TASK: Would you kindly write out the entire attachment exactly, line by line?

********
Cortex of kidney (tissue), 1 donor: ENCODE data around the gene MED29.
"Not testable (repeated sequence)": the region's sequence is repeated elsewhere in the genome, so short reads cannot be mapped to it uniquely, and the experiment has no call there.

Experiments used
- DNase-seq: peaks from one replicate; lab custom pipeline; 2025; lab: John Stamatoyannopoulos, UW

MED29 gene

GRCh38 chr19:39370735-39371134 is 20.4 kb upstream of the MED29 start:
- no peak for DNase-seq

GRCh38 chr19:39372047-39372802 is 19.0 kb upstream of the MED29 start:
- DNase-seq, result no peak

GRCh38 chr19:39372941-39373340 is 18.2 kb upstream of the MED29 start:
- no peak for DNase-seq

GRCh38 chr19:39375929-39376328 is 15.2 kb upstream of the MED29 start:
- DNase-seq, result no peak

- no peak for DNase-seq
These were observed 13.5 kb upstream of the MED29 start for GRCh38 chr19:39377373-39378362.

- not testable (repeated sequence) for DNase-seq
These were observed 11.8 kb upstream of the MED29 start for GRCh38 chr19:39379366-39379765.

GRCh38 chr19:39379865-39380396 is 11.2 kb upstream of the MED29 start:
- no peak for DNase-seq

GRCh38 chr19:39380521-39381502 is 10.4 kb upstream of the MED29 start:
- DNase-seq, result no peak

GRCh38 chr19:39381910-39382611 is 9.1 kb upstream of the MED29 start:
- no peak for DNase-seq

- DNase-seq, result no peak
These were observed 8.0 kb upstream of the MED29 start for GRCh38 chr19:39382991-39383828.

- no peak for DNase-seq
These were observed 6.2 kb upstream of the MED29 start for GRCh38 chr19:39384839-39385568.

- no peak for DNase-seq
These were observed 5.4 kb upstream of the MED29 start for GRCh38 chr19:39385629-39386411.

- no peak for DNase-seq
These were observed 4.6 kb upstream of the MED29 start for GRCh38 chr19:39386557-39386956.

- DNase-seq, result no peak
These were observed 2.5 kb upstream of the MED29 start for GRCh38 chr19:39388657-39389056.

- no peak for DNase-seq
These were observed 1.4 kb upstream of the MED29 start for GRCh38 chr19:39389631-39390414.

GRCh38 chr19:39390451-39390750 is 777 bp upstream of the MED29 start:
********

Cortex of kidney (tissue), 1 donor: ENCODE data around the gene MED29.
"Not testable (repeated sequence)": the region's sequence is repeated elsewhere in the genome, so short reads cannot be mapped to it uniquely, and the experiment has no call there.

Experiments used
- DNase-seq: peaks from one replicate; lab custom pipeline; 2025; lab: John Stamatoyannopoulos, UW

MED29 gene

GRCh38 chr19:39370735-39371134 is 20.4 kb upstream of the MED29 start:
- no peak for DNase-seq

GRCh38 chr19:39372047-39372802 is 19.0 kb upstream of the MED29 start:
- DNase-seq, result no peak

GRCh38 chr19:39372941-39373340 is 18.2 kb upstream of the MED29 start:
- no peak for DNase-seq

GRCh38 chr19:39375929-39376328 is 15.2 kb upstream of the MED29 start:
- DNase-seq, result no peak

- no peak for DNase-seq
These were observed 13.5 kb upstream of the MED29 start for GRCh38 chr19:39377373-39378362.

- not testable (repeated sequence) for DNase-seq
These were observed 11.8 kb upstream of the MED29 start for GRCh38 chr19:39379366-39379765.

GRCh38 chr19:39379865-39380396 is 11.2 kb upstream of the MED29 start:
- no peak for DNase-seq

GRCh38 chr19:39380521-39381502 is 10.4 kb upstream of the MED29 start:
- DNase-seq, result no peak

GRCh38 chr19:39381910-39382611 is 9.1 kb upstream of the MED29 start:
- no peak for DNase-seq

- DNase-seq, result no peak
These were observed 8.0 kb upstream of the MED29 start for GRCh38 chr19:39382991-39383828.

- no peak for DNase-seq
These were observed 6.2 kb upstream of the MED29 start for GRCh38 chr19:39384839-39385568.

- no peak for DNase-seq
These were observed 5.4 kb upstream of the MED29 start for GRCh38 chr19:39385629-39386411.

- no peak for DNase-seq
These were observed 4.6 kb upstream of the MED29 start for GRCh38 chr19:39386557-39386956.

- DNase-seq, result no peak
These were observed 2.5 kb upstream of the MED29 start for GRCh38 chr19:39388657-39389056.

- no peak for DNase-seq
These were observed 1.4 kb upstream of the MED29 start for GRCh38 chr19:39389631-39390414.

GRCh38 chr19:39390451-39390750 is 777 bp upstream of the MED29 start: